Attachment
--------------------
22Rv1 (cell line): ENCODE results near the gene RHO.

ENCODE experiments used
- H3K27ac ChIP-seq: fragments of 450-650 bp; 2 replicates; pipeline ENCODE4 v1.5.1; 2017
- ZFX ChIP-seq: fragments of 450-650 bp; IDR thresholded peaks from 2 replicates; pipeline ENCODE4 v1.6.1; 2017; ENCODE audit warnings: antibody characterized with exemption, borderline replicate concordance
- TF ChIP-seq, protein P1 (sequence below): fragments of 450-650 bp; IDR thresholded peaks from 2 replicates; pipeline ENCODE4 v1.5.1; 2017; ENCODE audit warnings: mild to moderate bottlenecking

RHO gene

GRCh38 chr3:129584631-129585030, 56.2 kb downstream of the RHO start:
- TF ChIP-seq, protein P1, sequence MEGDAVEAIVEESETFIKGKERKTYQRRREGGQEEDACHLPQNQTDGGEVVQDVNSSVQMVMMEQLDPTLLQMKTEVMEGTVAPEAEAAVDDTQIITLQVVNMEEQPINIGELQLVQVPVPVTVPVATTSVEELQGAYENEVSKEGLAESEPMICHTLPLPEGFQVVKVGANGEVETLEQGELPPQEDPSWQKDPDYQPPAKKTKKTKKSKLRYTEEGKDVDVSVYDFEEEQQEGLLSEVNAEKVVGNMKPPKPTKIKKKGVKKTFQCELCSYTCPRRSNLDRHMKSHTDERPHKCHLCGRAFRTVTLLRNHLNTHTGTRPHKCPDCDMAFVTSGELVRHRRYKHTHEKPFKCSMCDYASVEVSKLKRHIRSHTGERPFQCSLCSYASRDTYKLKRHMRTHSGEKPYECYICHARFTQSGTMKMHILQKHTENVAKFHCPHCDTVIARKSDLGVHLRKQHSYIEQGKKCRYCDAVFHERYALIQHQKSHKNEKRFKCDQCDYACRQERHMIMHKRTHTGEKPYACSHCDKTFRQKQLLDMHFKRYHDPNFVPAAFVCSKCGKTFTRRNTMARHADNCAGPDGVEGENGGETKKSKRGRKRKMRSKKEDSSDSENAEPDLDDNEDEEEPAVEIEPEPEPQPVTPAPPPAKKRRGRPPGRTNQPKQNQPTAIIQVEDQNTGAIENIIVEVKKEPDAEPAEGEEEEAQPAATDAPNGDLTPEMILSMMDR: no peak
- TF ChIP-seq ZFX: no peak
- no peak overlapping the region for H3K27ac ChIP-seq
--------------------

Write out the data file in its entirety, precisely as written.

22Rv1 (cell line): ENCODE results near the gene RHO.

ENCODE experiments used
- H3K27ac ChIP-seq: fragments of 450-650 bp; 2 replicates; pipeline ENCODE4 v1.5.1; 2017
- ZFX ChIP-seq: fragments of 450-650 bp; IDR thresholded peaks from 2 replicates; pipeline ENCODE4 v1.6.1; 2017; ENCODE audit warnings: antibody characterized with exemption, borderline replicate concordance
- TF ChIP-seq, protein P1 (sequence below): fragments of 450-650 bp; IDR thresholded peaks from 2 replicates; pipeline ENCODE4 v1.5.1; 2017; ENCODE audit warnings: mild to moderate bottlenecking

RHO gene

GRCh38 chr3:129584631-129585030, 56.2 kb downstream of the RHO start:
- TF ChIP-seq, protein P1, sequence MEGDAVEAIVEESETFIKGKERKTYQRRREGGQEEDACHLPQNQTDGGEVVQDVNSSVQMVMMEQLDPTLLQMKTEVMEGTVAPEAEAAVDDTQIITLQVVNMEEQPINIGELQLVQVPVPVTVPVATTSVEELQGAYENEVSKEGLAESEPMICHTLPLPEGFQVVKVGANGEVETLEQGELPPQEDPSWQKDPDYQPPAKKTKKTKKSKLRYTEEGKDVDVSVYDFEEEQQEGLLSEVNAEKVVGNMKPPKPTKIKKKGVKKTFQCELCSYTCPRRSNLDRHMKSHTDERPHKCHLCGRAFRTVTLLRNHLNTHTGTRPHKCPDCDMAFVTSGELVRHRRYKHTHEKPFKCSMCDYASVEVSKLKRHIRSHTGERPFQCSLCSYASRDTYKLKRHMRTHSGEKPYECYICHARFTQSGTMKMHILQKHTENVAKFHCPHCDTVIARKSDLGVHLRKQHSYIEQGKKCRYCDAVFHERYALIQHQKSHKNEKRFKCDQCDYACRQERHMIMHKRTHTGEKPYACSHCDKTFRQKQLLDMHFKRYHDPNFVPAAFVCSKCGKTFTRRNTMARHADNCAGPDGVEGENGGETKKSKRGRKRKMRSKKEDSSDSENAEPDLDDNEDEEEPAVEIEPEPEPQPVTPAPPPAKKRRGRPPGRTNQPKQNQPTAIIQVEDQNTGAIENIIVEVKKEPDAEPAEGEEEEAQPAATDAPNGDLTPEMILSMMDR: no peak
- TF ChIP-seq ZFX: no peak
- no peak overlapping the region for H3K27ac ChIP-seq